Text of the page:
Chosen best documentary by the National Board of Review, this CNN film by Steve James brings to the screen some of the memorable highlights from the career of the late great movie critic Roger Ebert drawing on his eponymous 2012 autobiography. Ebert championed James’s work in acclaimed documentaries such as Hoop Dreams. James returns the favour posthumously without ever glossing over Ebert’s flaws or difficult moments. I have no doubt Roger would approve.
Director Rory Kennedy, youngest child of Robert F. and Ethel Kennedy, was born after her father’s assassination during the 1968 presidential campaign in which he was a leading voice of opposition to the Vietnam War. An award-winning filmmaker, she has produced the most complete, revealing and agonizing account of the panicked chaotic final weeks of that war as North Vietnamese forces closed in on the besieged capital of Saigon. This is historical cinema verité at its best.
Bobby Kennedy also has a connection to this moving film, by Richard Ray Perez using some footage from the late Lorena Parlee, that provides revealing insights into the courageous, and at times contentious, leadership of Cesar Chavez whose California campaign for farm workers’ rights galvanized a movement for civil rights and social justice supported by activists and key political figures like Kennedy. The two men also shared a deep Catholic faith that was central to their witness, and in the case of Chavez the life-threatening fasts he undertook both as a form of protest and personal penance.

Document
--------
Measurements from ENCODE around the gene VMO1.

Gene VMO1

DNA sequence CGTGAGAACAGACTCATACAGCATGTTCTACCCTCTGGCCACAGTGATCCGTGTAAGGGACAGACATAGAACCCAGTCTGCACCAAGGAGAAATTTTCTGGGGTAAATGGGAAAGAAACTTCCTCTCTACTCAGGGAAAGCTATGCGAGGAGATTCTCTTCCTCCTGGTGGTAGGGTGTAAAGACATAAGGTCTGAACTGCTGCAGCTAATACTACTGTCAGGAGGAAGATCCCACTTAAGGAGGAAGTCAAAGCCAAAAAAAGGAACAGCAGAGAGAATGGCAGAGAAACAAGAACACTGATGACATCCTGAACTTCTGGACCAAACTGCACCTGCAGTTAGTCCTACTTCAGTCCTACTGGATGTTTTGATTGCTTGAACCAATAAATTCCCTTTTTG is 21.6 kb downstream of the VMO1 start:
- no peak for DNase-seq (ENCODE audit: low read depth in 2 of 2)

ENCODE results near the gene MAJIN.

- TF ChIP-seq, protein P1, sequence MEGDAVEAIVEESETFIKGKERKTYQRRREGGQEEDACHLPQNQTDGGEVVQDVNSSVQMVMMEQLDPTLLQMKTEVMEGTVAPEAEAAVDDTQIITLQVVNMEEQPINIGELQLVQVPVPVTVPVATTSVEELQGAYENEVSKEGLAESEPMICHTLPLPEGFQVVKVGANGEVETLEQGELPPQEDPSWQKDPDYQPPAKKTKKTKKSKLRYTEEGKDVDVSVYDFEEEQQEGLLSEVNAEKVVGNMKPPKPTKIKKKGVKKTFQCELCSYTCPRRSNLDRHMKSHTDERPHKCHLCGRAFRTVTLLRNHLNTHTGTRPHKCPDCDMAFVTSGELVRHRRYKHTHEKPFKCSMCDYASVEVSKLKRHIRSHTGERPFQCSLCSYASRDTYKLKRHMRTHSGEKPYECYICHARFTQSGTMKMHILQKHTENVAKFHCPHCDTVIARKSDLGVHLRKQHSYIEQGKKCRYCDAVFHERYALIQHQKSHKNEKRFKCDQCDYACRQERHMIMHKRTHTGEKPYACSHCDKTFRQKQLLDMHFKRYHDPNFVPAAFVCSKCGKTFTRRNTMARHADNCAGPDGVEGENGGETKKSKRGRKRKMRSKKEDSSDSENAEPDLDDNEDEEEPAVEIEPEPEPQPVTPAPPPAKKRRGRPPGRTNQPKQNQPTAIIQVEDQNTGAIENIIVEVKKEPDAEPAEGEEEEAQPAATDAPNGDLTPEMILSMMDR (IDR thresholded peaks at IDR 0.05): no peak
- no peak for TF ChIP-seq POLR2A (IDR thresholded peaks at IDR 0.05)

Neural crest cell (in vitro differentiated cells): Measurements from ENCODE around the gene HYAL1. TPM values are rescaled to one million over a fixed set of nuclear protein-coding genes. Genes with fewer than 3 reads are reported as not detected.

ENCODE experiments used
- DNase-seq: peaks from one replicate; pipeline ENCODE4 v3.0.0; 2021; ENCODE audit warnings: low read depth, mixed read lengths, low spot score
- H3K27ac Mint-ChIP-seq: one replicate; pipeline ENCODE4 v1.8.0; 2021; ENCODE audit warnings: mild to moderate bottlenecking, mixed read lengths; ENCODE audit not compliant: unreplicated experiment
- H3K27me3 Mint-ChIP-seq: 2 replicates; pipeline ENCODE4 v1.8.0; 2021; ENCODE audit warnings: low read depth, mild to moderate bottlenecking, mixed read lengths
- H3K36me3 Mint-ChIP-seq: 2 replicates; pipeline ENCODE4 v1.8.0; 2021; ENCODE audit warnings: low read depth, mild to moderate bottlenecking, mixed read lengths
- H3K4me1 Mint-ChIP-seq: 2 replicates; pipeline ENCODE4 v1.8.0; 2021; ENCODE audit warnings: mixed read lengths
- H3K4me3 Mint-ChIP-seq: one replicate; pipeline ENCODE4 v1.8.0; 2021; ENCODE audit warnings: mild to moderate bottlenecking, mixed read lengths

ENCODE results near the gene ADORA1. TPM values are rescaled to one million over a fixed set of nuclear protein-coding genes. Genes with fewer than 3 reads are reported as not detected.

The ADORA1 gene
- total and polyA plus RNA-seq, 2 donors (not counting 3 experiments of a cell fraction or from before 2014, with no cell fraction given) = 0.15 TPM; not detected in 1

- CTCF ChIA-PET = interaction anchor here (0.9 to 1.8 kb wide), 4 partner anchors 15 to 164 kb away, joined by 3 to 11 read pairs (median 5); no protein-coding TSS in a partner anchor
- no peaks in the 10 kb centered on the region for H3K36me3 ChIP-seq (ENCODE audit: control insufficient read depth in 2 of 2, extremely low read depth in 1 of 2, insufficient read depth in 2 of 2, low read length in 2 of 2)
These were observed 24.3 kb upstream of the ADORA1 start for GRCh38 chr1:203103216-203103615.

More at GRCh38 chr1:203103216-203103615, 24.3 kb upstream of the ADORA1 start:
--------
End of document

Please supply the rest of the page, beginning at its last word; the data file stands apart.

Approaching middle age, the irrepressible agit-prop duo of Mike Bonanno and Andy Bichlbaum are more reflective about how much their sometimes zany antics — fake news conferences impersonating corporate heavies are a favourite — can do to bring about a fairer world on issues from human rights to economic and climate justice. This latest salvo, co-directed with Laura Nix, has yet to be released theatrically. But you can find out more and “join the revolution” at the website: http://www.theyesmenarerevolting.com/.